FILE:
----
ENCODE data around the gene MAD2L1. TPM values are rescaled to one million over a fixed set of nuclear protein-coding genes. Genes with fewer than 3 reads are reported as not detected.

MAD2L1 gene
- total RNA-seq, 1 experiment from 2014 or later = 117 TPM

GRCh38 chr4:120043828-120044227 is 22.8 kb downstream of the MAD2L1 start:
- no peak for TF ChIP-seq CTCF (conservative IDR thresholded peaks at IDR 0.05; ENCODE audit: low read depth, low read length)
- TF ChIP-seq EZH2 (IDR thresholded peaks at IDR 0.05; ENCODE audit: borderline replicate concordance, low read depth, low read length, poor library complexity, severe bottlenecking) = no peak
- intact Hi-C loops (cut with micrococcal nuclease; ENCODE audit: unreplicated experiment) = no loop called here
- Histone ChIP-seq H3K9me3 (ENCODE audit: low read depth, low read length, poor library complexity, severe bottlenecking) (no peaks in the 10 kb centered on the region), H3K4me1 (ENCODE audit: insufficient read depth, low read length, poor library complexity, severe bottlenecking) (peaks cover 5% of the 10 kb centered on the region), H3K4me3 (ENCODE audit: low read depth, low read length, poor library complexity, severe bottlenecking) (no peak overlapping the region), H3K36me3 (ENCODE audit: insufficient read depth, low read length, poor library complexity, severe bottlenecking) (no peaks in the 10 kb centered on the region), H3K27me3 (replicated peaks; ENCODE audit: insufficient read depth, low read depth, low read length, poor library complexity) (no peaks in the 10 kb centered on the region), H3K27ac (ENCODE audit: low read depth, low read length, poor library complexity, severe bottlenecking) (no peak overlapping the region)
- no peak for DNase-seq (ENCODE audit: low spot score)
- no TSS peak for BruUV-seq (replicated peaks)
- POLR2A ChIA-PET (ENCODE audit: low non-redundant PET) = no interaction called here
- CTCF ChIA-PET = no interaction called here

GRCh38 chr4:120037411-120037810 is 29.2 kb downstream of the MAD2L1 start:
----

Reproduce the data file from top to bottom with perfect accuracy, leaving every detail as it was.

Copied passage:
ENCODE data around the gene MAD2L1. TPM values are rescaled to one million over a fixed set of nuclear protein-coding genes. Genes with fewer than 3 reads are reported as not detected.

MAD2L1 gene
- total RNA-seq, 1 experiment from 2014 or later = 117 TPM

GRCh38 chr4:120043828-120044227 is 22.8 kb downstream of the MAD2L1 start:
- no peak for TF ChIP-seq CTCF (conservative IDR thresholded peaks at IDR 0.05; ENCODE audit: low read depth, low read length)
- TF ChIP-seq EZH2 (IDR thresholded peaks at IDR 0.05; ENCODE audit: borderline replicate concordance, low read depth, low read length, poor library complexity, severe bottlenecking) = no peak
- intact Hi-C loops (cut with micrococcal nuclease; ENCODE audit: unreplicated experiment) = no loop called here
- Histone ChIP-seq H3K9me3 (ENCODE audit: low read depth, low read length, poor library complexity, severe bottlenecking) (no peaks in the 10 kb centered on the region), H3K4me1 (ENCODE audit: insufficient read depth, low read length, poor library complexity, severe bottlenecking) (peaks cover 5% of the 10 kb centered on the region), H3K4me3 (ENCODE audit: low read depth, low read length, poor library complexity, severe bottlenecking) (no peak overlapping the region), H3K36me3 (ENCODE audit: insufficient read depth, low read length, poor library complexity, severe bottlenecking) (no peaks in the 10 kb centered on the region), H3K27me3 (replicated peaks; ENCODE audit: insufficient read depth, low read depth, low read length, poor library complexity) (no peaks in the 10 kb centered on the region), H3K27ac (ENCODE audit: low read depth, low read length, poor library complexity, severe bottlenecking) (no peak overlapping the region)
- no peak for DNase-seq (ENCODE audit: low spot score)
- no TSS peak for BruUV-seq (replicated peaks)
- POLR2A ChIA-PET (ENCODE audit: low non-redundant PET) = no interaction called here
- CTCF ChIA-PET = no interaction called here

GRCh38 chr4:120037411-120037810 is 29.2 kb downstream of the MAD2L1 start: